Jesus the Healer, part one, Faith

Usually every Wednesday when my wife has cell and I’m at home with my daughter, I can have a friend over. My housemate always wonders who it’s going to be, because it is inevitably someone, and it’s always fun to have company.

I feel loved. I feel cared for when someone wants to come over and hang out with me and my daughter. And she feels loved to when you hold her and stop her some crying. Almost invariably, someone asks me “how’s fatherhood going?”

There are two ways to answer that question: first, it’s really hard. Sometimes she is fussy and doesn’t eat too well. Other times, she won’t sleep unless she’s right on top of me. Sometimes she tries to climb out of her carrier. Sometimes she wakes up in the middle of night and is upset and won’t go back to sleep. I’ve had to rearrange my schedule to take care of her. And she freaked me out for the first month of her life because I was neurotically checking that she was gaining wait since she was born so light.

But on the other hand, it’s going pretty great. It feels natural. It feels like something I’m meant to do. It is fulfilling and, in fact, satisfying (at this age, particularly) since she has needs that can be met fairly easy (hunger, wet diaper, fatigue, wanted to be swayed around or held). It really feels like we are built for raising children (in fact, one of the reasons why human beings can have relatively short gestation periods is because we are bipeds and we have arms with which to hold babies.

Isn’t that what life in Christ is like? Following Jesus is the most natural thing you can do. I actually believe that we are an inclination toward following Him. We are created in such a way that would make following Jesus our normal mode of operation and, in fact, our best mode of operation.

However, much like raising a child, what is natural isn’t always what is easy. In fact, we end up choosing darkness time and again. In fact, a lot of people believe that we are naturally nasty and evil beings and if left to our own devices we would continually choose to be do evil. I’m not sure that’s the case intrinsically, but I think we have a lot stacked up against us.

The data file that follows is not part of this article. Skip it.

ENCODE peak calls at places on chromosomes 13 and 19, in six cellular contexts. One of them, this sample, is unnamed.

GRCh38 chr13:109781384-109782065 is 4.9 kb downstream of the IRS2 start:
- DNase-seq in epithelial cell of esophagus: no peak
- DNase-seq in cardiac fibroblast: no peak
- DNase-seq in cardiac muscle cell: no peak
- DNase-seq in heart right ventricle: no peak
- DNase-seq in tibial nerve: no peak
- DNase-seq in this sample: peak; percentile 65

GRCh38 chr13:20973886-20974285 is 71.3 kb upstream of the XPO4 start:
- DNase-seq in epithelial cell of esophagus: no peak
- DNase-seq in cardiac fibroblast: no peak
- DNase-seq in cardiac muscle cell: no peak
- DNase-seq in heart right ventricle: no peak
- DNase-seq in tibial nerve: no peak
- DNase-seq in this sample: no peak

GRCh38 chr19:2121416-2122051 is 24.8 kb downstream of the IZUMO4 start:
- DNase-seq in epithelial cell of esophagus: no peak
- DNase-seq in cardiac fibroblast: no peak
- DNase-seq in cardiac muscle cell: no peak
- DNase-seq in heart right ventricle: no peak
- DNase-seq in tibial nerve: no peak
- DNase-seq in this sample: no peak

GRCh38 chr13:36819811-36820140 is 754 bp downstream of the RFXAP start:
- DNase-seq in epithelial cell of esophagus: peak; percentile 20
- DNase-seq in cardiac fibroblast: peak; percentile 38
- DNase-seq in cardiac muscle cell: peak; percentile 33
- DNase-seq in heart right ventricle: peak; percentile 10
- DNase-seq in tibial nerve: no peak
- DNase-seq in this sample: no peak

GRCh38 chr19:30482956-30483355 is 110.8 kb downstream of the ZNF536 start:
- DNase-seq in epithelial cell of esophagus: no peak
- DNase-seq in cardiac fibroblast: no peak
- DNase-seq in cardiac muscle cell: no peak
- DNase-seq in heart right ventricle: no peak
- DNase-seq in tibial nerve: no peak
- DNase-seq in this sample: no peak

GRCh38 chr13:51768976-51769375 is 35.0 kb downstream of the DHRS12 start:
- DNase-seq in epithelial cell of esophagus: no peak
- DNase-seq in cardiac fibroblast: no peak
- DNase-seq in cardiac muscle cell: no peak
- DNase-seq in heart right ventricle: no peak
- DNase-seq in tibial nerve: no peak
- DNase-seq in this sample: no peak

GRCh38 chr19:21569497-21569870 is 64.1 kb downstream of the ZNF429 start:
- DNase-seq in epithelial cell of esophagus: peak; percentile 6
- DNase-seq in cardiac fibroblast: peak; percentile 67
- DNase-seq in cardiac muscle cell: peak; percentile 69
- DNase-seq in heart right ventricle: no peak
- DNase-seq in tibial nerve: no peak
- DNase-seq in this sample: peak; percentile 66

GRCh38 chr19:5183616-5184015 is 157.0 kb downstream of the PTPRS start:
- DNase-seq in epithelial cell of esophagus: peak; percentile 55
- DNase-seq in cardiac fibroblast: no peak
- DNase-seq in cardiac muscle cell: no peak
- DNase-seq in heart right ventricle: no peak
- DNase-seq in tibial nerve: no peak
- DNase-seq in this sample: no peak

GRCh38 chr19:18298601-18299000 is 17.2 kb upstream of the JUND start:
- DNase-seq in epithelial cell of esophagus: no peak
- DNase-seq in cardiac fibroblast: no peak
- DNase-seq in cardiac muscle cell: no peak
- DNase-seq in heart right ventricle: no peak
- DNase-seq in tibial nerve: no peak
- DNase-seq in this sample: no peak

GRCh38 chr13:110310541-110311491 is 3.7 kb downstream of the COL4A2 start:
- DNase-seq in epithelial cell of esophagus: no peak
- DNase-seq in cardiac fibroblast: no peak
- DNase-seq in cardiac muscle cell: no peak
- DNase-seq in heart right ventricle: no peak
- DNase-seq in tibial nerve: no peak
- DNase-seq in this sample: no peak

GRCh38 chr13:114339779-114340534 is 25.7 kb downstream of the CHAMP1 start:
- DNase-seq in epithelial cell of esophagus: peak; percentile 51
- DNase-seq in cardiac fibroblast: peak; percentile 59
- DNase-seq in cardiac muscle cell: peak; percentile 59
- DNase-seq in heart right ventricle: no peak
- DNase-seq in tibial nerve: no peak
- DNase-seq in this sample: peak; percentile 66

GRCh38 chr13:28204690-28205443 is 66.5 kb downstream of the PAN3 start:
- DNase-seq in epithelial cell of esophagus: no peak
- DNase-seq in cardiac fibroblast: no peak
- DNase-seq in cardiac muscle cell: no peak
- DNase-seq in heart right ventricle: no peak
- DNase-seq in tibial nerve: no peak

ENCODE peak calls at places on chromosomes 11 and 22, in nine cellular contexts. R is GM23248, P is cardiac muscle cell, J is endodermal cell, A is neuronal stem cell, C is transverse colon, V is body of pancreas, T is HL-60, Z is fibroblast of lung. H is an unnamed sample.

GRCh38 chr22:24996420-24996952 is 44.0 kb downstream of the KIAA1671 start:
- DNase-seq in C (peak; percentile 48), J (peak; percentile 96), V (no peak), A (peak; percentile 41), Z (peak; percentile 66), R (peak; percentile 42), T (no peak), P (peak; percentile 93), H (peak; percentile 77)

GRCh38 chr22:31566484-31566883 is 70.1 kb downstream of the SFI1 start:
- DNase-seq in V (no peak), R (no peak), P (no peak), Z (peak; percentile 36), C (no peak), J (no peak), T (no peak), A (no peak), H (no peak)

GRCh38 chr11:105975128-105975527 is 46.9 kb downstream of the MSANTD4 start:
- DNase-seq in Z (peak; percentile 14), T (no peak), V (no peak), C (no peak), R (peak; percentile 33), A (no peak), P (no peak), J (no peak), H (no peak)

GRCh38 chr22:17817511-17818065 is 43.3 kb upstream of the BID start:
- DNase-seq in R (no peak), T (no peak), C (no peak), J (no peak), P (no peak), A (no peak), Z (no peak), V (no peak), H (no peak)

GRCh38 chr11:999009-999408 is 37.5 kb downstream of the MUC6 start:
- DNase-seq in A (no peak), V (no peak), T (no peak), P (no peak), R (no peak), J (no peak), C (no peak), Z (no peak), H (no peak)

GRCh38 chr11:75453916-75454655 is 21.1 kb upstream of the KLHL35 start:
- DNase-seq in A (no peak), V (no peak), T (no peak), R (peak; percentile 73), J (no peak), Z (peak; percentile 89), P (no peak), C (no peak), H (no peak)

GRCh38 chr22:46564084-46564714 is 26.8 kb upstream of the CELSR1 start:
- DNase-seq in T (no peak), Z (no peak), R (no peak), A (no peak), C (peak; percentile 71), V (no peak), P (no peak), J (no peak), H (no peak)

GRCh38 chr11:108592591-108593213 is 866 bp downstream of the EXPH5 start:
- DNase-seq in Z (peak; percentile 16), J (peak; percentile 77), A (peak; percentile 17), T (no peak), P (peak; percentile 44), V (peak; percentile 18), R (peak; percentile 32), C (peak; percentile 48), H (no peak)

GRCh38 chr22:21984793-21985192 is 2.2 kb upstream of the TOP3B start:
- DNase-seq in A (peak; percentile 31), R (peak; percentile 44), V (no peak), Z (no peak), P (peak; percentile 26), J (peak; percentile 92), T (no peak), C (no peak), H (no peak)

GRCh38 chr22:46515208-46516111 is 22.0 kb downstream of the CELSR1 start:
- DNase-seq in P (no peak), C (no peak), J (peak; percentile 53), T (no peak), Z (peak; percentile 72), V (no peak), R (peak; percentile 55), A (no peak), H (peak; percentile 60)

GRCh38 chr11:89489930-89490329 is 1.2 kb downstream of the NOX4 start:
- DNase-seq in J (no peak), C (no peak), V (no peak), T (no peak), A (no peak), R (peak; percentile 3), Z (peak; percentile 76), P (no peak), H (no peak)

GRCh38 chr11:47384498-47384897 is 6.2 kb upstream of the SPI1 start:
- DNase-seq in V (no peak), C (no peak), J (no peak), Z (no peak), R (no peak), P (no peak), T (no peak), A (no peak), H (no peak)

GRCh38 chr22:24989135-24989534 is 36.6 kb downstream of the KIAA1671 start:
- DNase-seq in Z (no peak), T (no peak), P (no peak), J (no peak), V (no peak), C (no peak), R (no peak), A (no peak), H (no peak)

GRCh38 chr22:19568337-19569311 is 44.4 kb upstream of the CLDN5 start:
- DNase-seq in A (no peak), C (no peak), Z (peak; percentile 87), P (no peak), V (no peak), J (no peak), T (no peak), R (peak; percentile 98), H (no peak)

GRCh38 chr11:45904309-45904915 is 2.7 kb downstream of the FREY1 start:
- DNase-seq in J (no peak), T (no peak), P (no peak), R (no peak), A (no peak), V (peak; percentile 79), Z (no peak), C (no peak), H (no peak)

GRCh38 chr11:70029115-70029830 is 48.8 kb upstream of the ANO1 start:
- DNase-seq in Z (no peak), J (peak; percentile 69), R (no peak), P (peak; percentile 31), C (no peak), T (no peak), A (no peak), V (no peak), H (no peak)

I think we were created to follow Jesus, but I also think that human history and learned behavior makes that hard, and so we’re in need of some real restoration. The story of Jesus as told by John is all about that redemption, restoration, resurrection, and recreation. God is giving us a chance to follow Him again, to choose Him again. And more than just being forgiven of our sins, we are transformed through his Spirit, so that we are not eternally fighting a battle against of “evil nature,” we are compelled to do good, to hate evil, and to follow God fervently. He kills our old self and gives us a new self to live into.

The incarnation of God, that is the Word become flesh—God became human not just to love us, but also to model behavior. Jesus himself was completely human (and completely God, yes), but we were created in His image, and so image and so we can live a pure life, too, after being transformed and becoming vessels for which His spirit can dwell.

This is exactly what Jesus was saying to Nicodemus in John 3. He tells the great teacher, who is quite puzzled by his statement that we are born again. We are changed. We are transformed. When we accept the gift that is Jesus offer us—the gift of resurrection—we are born again. We are no longer slaves to sin. When Jesus died on the cross, our old selves died with him. We are now instruments of righteousness. We are dead to sin and alive in Jesus.

The power of Jesus’ life of earth and his resurrection is greater than merely forgiving us, it restores us, changes us, and compels us over a lifelong journey to pursue him. It heals us, it purifies us, it makes us sacred. Believe that!